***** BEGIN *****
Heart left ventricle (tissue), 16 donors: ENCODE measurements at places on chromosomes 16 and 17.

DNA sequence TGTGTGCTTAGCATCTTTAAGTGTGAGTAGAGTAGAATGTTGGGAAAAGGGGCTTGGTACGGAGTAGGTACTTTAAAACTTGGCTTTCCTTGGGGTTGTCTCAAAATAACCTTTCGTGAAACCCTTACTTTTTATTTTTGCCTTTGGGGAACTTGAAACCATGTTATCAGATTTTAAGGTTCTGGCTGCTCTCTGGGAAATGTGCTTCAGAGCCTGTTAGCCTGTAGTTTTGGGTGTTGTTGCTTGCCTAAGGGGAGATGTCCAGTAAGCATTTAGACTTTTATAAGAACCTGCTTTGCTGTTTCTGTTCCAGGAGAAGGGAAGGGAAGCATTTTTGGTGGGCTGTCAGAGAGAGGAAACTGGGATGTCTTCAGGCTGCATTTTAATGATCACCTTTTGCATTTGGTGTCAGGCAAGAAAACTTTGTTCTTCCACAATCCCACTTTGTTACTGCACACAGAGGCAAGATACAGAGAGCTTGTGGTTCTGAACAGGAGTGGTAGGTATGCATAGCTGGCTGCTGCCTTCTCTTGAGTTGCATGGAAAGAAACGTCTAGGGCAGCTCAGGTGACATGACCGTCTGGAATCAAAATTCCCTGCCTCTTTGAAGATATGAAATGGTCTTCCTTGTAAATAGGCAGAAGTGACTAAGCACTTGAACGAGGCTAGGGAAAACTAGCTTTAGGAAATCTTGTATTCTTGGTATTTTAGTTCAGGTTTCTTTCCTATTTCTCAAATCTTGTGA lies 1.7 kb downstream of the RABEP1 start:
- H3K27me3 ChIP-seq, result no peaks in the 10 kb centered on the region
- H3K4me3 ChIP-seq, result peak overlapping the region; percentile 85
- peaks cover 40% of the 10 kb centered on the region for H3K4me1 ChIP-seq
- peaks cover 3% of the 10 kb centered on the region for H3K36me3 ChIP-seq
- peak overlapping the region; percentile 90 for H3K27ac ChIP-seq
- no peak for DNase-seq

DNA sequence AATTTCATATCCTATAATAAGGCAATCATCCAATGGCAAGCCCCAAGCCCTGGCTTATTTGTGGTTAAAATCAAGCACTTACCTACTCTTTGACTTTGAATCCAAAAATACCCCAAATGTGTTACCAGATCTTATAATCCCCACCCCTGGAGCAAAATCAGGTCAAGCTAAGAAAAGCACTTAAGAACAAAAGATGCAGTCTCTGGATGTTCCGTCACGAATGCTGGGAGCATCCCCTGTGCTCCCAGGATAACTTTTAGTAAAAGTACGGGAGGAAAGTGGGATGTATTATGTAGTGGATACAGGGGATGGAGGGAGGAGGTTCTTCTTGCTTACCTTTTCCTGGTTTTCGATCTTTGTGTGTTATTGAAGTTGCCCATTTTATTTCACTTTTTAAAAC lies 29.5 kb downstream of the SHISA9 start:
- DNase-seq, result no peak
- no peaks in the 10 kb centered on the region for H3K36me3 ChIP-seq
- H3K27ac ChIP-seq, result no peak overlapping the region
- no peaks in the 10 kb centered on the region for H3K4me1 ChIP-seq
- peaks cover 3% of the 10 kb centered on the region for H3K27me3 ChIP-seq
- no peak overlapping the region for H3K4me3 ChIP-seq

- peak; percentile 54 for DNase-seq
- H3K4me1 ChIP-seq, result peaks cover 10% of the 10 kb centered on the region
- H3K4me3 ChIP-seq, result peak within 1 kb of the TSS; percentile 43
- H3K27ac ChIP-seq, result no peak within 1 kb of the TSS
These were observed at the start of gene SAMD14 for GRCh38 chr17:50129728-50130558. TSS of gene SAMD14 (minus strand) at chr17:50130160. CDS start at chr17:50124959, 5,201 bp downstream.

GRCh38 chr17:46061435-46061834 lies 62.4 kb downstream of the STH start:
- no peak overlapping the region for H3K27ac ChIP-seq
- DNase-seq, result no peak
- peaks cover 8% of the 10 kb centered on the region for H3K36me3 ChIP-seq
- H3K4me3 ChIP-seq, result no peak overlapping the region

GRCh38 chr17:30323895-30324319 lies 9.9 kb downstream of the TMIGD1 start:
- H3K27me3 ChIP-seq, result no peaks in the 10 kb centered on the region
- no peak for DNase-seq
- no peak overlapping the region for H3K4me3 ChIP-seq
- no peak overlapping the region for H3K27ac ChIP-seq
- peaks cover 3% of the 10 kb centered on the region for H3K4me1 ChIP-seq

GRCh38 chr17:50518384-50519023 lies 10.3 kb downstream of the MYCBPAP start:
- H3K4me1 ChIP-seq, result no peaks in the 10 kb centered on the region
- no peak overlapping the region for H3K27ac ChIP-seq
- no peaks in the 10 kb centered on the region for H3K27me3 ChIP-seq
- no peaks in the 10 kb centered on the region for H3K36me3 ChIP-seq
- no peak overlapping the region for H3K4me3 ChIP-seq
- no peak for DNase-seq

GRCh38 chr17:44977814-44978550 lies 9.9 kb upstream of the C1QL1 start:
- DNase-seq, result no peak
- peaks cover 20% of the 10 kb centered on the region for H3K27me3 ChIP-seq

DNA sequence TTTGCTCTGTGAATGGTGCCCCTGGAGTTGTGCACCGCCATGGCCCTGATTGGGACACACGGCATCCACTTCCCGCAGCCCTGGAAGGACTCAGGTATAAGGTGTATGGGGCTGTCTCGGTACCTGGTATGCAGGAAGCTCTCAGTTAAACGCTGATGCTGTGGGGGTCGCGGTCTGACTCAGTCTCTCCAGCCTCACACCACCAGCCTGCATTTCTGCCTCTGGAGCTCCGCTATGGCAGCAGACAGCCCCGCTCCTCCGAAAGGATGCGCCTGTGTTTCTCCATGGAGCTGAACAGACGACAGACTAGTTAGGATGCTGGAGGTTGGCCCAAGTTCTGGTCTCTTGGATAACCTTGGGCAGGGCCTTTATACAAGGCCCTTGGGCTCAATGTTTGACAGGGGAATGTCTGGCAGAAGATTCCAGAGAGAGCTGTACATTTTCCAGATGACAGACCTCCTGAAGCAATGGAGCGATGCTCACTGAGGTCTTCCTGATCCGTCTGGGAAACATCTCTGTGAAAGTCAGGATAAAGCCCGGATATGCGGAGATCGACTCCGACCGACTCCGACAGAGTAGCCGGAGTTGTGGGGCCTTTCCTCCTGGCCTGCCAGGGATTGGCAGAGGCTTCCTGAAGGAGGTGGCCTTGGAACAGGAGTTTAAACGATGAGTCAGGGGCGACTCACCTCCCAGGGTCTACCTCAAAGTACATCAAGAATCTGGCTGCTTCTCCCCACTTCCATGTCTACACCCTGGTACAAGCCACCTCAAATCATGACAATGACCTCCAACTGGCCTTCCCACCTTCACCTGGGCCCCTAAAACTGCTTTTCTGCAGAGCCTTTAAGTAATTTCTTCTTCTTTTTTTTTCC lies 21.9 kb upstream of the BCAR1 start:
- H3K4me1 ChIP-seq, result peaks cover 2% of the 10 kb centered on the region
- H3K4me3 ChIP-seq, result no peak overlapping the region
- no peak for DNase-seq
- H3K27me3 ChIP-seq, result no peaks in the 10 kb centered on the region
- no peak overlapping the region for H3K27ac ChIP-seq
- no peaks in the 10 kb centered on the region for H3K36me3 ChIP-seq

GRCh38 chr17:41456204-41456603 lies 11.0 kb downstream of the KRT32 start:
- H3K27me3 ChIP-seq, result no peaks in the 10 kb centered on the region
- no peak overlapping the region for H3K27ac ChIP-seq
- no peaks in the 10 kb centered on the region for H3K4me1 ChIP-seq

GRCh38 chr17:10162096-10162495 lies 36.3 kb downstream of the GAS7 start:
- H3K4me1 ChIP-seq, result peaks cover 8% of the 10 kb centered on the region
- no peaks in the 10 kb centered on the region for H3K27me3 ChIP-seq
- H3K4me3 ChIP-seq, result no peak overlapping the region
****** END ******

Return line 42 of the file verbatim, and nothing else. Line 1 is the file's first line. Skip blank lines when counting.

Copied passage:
DNA sequence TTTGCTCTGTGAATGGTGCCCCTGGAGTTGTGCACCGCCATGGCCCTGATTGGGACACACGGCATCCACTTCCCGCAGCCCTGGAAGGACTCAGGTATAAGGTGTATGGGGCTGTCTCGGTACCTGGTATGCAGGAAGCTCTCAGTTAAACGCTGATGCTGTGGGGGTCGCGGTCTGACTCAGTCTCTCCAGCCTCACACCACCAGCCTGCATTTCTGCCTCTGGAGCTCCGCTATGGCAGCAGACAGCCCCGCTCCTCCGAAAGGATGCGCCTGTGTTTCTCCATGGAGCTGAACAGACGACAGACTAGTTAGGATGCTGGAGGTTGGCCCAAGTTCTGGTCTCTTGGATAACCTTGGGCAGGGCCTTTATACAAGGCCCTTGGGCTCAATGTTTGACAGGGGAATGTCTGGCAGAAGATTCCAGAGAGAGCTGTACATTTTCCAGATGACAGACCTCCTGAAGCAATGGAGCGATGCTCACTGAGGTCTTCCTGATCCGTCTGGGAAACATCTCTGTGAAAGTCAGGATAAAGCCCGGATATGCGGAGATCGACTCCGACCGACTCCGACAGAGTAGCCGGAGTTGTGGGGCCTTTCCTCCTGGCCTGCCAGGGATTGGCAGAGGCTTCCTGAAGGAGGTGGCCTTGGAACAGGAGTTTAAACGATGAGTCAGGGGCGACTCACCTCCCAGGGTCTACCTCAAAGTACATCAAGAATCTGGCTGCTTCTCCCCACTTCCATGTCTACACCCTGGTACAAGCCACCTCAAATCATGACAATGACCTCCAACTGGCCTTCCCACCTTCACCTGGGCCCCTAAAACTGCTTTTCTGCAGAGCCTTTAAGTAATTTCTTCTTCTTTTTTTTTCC lies 21.9 kb upstream of the BCAR1 start: